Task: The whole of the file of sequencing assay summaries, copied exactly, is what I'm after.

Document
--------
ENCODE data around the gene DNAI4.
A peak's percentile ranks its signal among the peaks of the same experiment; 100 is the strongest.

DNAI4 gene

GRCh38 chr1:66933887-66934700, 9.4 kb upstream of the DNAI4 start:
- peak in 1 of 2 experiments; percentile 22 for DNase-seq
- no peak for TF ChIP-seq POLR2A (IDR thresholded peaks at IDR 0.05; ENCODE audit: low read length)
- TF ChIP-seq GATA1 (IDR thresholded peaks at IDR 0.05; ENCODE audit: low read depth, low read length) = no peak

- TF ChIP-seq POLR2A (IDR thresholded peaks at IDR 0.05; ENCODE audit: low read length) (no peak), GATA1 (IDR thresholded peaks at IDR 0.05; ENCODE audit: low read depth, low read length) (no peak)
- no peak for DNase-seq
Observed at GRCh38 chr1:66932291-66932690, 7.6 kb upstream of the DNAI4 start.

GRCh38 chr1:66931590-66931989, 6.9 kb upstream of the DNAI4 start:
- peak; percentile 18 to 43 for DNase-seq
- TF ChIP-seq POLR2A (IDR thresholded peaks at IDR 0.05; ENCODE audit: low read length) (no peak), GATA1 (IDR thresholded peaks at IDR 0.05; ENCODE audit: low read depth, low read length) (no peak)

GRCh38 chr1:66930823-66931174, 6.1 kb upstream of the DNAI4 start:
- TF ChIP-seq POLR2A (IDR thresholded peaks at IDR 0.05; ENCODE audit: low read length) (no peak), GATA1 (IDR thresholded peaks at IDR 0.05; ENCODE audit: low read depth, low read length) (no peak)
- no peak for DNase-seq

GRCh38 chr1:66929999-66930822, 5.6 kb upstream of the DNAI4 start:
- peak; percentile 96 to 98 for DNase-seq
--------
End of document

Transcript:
ENCODE data around the gene DNAI4.
A peak's percentile ranks its signal among the peaks of the same experiment; 100 is the strongest.

DNAI4 gene

GRCh38 chr1:66933887-66934700, 9.4 kb upstream of the DNAI4 start:
- peak in 1 of 2 experiments; percentile 22 for DNase-seq
- no peak for TF ChIP-seq POLR2A (IDR thresholded peaks at IDR 0.05; ENCODE audit: low read length)
- TF ChIP-seq GATA1 (IDR thresholded peaks at IDR 0.05; ENCODE audit: low read depth, low read length) = no peak

- TF ChIP-seq POLR2A (IDR thresholded peaks at IDR 0.05; ENCODE audit: low read length) (no peak), GATA1 (IDR thresholded peaks at IDR 0.05; ENCODE audit: low read depth, low read length) (no peak)
- no peak for DNase-seq
Observed at GRCh38 chr1:66932291-66932690, 7.6 kb upstream of the DNAI4 start.

GRCh38 chr1:66931590-66931989, 6.9 kb upstream of the DNAI4 start:
- peak; percentile 18 to 43 for DNase-seq
- TF ChIP-seq POLR2A (IDR thresholded peaks at IDR 0.05; ENCODE audit: low read length) (no peak), GATA1 (IDR thresholded peaks at IDR 0.05; ENCODE audit: low read depth, low read length) (no peak)

GRCh38 chr1:66930823-66931174, 6.1 kb upstream of the DNAI4 start:
- TF ChIP-seq POLR2A (IDR thresholded peaks at IDR 0.05; ENCODE audit: low read length) (no peak), GATA1 (IDR thresholded peaks at IDR 0.05; ENCODE audit: low read depth, low read length) (no peak)
- no peak for DNase-seq

GRCh38 chr1:66929999-66930822, 5.6 kb upstream of the DNAI4 start:
- peak; percentile 96 to 98 for DNase-seq